Stand with your arm on the effected side at a 90 degree angle to the wall. Walk your hand upward and hold for about five breaths (3-5 sets). Repeat about 3 times day. As your shoulder opens, move your hand above your head along the wall and inch the outer edge of your foot closer. A fully extended arm with hip touching the wall is the final pose, which may take several months to achieve. Ask permission to move your arm higher than your shoulder from your surgeon, often approved around two weeks. Use breath awareness or an extended exhalation for each of the stretches with the goal of releasing tension in your body as you hold the stretch.
The next stretch requires reaching your elbow behind your body. You can grasp a strap (or a towel) in one hand and take it behind your back (arm straight or slightly bended). The other hand reaches behind to grab the other end of the strap. Walk the hands toward each other along the strap. Allow your shoulder blades to move toward each other. Don’t arch your back, and allow your tailbone to move toward your heels. Turn your palms away from the body. Over time, you may be able to interlace your fingers behind your back.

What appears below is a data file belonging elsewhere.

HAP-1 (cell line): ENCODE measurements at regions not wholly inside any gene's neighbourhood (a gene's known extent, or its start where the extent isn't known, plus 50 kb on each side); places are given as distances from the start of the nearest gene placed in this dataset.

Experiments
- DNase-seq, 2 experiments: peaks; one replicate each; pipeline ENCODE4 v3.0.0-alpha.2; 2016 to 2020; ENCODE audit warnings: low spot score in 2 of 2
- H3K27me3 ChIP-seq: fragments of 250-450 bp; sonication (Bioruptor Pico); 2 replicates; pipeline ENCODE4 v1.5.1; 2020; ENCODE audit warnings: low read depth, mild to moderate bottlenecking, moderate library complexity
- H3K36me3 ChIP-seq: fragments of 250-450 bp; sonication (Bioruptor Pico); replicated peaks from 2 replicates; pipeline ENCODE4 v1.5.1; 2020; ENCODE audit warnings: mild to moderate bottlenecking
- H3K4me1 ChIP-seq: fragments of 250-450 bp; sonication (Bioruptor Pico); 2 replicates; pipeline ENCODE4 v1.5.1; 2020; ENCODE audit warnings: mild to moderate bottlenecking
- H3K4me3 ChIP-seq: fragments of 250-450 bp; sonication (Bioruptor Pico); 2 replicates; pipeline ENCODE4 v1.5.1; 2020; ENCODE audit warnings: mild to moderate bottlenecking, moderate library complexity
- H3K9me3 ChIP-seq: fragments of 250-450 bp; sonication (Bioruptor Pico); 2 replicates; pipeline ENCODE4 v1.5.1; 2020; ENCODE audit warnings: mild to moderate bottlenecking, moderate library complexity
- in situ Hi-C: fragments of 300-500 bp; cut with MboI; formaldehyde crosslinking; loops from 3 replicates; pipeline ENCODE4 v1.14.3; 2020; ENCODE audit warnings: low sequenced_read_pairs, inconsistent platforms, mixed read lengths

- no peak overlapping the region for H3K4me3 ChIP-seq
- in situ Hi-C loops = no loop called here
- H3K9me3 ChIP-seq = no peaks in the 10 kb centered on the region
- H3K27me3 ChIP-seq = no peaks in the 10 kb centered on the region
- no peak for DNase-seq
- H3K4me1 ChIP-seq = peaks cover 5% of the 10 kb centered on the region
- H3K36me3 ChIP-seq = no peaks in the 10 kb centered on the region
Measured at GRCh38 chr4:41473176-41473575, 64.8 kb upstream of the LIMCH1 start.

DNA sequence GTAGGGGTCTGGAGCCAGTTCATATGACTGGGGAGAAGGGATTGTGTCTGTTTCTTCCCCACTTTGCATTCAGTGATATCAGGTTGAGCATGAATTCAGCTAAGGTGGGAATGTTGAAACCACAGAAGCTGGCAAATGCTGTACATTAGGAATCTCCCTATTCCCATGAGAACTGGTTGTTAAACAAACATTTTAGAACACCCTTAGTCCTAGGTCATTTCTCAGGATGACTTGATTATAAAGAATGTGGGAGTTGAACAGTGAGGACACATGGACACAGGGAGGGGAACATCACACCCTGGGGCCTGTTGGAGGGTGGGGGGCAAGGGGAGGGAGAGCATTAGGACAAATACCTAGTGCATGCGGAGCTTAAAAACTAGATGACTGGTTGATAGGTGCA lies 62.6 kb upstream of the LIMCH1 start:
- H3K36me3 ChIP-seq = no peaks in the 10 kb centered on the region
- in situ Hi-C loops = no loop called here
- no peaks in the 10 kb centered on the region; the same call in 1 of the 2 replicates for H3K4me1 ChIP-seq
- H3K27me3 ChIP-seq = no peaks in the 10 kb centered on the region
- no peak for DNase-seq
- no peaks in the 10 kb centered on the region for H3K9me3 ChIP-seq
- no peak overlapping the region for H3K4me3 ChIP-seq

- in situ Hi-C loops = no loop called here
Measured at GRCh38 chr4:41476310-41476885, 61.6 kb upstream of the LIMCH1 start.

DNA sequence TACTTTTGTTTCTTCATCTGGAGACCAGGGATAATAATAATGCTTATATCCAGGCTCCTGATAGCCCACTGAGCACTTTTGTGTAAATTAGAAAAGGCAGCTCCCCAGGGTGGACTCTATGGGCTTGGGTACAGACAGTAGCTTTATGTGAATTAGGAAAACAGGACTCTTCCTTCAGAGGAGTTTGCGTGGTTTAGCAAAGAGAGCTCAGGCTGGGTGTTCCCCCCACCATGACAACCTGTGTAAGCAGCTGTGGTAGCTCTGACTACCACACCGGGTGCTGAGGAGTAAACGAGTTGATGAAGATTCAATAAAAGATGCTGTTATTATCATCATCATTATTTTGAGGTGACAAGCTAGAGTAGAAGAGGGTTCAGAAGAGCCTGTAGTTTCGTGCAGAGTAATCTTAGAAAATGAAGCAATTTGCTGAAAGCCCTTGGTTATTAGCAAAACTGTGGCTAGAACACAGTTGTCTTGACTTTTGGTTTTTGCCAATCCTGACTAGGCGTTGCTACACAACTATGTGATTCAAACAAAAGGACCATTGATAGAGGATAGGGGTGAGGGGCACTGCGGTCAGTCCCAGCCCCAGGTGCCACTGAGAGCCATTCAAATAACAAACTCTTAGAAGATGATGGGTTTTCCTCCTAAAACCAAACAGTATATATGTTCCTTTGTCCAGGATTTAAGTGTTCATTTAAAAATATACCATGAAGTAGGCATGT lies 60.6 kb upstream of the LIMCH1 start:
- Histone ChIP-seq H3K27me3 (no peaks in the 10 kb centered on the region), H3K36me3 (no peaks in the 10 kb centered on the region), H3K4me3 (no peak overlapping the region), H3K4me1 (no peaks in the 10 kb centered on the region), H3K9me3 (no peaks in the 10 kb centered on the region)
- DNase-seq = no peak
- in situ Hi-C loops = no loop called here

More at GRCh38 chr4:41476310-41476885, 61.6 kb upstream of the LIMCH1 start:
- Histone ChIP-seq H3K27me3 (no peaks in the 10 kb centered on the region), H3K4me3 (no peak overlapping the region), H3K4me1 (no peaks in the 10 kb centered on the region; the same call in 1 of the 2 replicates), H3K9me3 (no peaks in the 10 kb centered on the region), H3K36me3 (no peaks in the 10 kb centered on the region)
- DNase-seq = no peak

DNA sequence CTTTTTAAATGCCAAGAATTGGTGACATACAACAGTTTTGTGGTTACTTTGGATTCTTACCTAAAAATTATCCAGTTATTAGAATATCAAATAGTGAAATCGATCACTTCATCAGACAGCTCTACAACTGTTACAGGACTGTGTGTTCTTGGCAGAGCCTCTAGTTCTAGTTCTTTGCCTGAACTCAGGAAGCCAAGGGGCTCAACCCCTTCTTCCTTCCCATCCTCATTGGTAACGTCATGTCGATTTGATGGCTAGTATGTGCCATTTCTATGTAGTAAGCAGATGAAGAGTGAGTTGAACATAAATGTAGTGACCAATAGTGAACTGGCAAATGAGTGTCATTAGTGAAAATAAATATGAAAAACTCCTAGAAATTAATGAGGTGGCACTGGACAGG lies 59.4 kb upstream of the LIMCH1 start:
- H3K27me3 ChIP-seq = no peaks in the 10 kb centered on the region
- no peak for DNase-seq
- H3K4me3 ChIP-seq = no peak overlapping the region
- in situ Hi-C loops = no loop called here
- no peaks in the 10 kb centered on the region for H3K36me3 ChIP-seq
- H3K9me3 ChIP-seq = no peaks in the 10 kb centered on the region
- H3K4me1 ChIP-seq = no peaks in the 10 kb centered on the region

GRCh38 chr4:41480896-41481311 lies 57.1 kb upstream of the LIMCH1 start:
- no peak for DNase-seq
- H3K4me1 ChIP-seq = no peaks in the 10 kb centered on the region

This stretch shows an advanced version with heels standing on the strap (looped), hands grasping the top of the strap (palms out). Elbows move toward each other as your chest opens over time. As your body allows, your elbows may bend slightly, pointing straight behind.
The third stretch uses a strap or towel in both hands (try gripping with palms up and down). Reach your arms in front, in line with your shoulders or lower if needed (review video).